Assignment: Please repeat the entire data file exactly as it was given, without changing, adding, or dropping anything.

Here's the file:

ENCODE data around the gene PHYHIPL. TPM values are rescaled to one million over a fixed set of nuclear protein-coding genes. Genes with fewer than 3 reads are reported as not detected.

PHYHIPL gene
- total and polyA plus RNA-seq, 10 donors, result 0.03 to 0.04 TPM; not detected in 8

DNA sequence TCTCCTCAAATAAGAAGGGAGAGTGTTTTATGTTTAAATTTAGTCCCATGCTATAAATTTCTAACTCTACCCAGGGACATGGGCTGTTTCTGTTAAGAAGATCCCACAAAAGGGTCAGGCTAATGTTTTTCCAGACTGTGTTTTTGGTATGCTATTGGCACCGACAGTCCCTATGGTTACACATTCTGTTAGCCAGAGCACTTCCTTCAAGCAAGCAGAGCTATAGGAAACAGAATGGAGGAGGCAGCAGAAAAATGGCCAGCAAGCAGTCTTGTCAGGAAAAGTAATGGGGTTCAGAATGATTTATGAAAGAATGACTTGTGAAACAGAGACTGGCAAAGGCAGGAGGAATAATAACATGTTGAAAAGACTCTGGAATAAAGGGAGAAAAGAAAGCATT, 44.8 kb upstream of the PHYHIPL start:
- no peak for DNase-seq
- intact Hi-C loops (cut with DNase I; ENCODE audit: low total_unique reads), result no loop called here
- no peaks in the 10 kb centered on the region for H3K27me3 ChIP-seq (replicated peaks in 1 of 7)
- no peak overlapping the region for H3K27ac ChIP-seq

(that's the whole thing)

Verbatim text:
ENCODE data around the gene PHYHIPL. TPM values are rescaled to one million over a fixed set of nuclear protein-coding genes. Genes with fewer than 3 reads are reported as not detected.

PHYHIPL gene
- total and polyA plus RNA-seq, 10 donors, result 0.03 to 0.04 TPM; not detected in 8

DNA sequence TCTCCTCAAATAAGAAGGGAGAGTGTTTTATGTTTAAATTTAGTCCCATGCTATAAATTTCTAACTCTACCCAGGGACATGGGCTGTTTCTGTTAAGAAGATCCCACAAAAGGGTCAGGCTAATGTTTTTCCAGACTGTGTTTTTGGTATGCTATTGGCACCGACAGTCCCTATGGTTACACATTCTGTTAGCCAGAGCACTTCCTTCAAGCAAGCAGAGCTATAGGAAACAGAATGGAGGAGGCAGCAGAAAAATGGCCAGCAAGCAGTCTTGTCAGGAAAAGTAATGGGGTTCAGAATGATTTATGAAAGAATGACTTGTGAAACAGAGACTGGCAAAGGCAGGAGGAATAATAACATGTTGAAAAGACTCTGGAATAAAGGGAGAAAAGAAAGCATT, 44.8 kb upstream of the PHYHIPL start:
- no peak for DNase-seq
- intact Hi-C loops (cut with DNase I; ENCODE audit: low total_unique reads), result no loop called here
- no peaks in the 10 kb centered on the region for H3K27me3 ChIP-seq (replicated peaks in 1 of 7)
- no peak overlapping the region for H3K27ac ChIP-seq